“It’s been more than 50 years since EPA first sought to ban some uses of asbestos and we’re closer than ever to finishing the job,” said Environmental Working Group senior vice president Scott Faber. “For too long, polluters have been allowed to make, use, and release toxics like asbestos and PFAS without regard for our health. Thanks to the leadership of the Biden EPA, those days are finally over.” 

This public health protection is long overdue. A 1991 court decision that largely struck down EPA’s 1989 ban on asbestos and significantly weakened EPA’s authority under TSCA to address risks to human health from asbestos or from any other existing chemical. The 2016 amendments to TSCA transformed the law with clear requirements and a mandate to comprehensively prioritize and evaluate the risks of chemicals and put in place strong and timely health protections against any unreasonable risks.

EPA has set compliance deadlines to transition away from each use of chrysotile asbestos, which are as soon as is practicable for each use while also providing a reasonable transition period, which the law requires.

Chlor-alkali Sector

The chlor-alkali sector uses asbestos diaphragms to make sodium hydroxide and chlorine, a critical use of which is to disinfect drinking water and wastewater. There are other ways to disinfect water and other ways to produce chlorine; in fact, two-thirds of the chlorine produced in the U.S. is produced without using asbestos. While there are only eight chlor-alkali plants in the United States that still use asbestos diaphragms, EPA must still ensure that the eight facilities have a reasonable transition time for the phase out of asbestos that does not inadvertently adversely impact drinking or wastewater purification efforts.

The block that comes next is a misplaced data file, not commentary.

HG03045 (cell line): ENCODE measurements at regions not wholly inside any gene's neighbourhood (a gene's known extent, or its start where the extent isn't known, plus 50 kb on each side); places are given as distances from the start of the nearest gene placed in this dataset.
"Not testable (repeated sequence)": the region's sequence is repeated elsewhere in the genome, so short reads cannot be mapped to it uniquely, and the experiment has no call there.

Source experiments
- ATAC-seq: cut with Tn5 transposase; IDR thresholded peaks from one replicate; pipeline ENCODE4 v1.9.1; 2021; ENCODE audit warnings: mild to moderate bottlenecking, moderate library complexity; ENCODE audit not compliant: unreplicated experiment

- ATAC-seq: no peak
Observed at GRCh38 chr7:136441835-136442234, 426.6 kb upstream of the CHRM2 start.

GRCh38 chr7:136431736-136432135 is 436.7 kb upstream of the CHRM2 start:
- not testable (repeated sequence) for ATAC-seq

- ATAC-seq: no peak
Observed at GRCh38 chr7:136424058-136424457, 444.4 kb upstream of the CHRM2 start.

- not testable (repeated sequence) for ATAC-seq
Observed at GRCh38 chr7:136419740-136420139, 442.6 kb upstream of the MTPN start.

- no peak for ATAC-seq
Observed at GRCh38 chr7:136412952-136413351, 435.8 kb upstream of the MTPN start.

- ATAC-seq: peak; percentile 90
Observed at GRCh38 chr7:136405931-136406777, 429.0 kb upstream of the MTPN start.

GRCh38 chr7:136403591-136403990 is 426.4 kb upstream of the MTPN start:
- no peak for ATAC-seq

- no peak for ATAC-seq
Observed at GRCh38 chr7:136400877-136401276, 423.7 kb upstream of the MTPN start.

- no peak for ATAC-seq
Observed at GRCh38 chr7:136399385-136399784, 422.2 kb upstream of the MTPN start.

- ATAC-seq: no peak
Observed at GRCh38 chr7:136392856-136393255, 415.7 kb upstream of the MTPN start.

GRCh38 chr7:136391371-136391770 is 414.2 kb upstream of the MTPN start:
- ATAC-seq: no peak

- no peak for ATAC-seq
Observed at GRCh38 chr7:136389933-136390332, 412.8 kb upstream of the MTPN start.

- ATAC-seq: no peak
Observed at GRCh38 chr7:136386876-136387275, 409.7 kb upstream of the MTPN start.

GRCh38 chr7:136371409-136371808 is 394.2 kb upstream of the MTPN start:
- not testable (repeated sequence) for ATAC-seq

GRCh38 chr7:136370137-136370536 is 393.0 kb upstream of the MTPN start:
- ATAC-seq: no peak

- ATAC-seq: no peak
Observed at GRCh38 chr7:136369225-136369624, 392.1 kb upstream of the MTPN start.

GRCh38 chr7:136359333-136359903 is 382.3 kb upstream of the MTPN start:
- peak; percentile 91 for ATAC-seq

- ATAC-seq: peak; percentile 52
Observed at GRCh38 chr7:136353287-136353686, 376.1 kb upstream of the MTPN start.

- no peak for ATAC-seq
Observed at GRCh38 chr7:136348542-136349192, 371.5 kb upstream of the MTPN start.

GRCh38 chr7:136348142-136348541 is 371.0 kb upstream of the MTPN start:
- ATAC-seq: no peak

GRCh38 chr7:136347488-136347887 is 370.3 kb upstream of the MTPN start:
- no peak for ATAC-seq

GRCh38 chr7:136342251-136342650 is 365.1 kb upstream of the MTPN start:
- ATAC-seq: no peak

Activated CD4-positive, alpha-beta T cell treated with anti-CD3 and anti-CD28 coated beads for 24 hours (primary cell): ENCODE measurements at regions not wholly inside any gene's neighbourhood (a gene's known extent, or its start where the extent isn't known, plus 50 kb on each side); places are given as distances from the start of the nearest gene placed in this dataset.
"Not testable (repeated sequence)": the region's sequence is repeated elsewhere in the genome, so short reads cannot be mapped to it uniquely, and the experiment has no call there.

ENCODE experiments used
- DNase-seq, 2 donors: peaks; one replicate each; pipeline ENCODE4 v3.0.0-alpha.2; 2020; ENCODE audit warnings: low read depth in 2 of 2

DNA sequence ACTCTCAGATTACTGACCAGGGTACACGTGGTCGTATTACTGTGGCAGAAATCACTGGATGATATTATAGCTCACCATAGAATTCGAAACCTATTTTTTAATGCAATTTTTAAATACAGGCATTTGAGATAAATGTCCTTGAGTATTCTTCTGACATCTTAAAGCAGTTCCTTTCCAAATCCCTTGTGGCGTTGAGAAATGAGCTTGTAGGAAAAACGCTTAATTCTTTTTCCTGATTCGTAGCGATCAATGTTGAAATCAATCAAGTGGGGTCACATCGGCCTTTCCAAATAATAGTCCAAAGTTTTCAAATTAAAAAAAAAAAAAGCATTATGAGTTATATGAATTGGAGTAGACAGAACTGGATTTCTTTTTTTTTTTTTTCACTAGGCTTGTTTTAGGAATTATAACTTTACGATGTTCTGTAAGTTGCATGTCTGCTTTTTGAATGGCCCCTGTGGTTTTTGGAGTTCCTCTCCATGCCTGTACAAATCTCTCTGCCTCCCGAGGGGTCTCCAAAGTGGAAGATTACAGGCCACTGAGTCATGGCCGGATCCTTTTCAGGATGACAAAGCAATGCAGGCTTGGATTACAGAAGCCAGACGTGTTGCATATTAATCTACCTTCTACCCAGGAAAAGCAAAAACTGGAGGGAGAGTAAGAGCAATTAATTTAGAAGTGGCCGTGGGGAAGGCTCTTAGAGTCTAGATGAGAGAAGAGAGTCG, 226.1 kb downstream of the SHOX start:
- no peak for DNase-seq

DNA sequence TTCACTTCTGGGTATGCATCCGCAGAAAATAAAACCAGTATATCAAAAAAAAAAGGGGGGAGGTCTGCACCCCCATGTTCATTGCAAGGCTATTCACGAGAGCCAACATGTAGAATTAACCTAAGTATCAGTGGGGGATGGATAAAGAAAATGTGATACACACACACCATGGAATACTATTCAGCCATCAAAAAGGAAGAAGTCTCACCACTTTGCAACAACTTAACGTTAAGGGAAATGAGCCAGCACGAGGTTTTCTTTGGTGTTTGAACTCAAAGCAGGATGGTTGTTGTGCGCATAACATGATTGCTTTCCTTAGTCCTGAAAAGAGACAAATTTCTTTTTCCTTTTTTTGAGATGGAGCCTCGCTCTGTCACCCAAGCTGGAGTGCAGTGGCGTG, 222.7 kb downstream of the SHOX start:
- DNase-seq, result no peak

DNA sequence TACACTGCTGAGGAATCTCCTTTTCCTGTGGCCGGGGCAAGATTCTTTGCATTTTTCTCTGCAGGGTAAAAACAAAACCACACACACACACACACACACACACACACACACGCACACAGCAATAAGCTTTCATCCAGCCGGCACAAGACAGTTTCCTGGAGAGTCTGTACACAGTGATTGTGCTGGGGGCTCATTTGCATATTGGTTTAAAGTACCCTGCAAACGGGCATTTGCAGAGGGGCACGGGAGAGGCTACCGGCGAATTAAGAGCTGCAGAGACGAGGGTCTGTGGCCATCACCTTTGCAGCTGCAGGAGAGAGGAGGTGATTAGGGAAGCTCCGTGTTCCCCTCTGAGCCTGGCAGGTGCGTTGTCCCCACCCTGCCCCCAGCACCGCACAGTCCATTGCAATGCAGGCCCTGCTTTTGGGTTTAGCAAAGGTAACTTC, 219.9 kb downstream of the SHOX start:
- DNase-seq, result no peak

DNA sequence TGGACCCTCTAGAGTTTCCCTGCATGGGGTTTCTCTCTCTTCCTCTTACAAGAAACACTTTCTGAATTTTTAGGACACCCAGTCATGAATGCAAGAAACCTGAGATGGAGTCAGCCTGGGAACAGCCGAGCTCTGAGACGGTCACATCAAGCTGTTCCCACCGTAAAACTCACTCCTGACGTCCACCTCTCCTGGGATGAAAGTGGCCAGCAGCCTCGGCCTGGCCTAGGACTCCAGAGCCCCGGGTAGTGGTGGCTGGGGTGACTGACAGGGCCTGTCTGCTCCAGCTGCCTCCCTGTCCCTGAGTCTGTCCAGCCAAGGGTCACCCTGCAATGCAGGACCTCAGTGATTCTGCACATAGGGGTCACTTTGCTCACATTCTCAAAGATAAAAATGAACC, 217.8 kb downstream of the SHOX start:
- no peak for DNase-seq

EPA is banning the import of asbestos for chlor-alkali use immediately to close the door forever on the use of asbestos by this sector. The eight remaining facilities that use asbestos must transition to either non-asbestos diaphragms or to non-asbestos membrane technology, and the final rule ensures that six of the eight will have completed this transition within five years, with the remaining two to follow.

  • EPA has determined that converting facilities from using diaphragms that contain asbestos to those that do not within five years provides both a reasonable transition time and is as soon as practicable without disrupting the supply of chlorine that is needed for water purification purposes. EPA also believes that five of the eight facilities likely plan to undergo such conversions.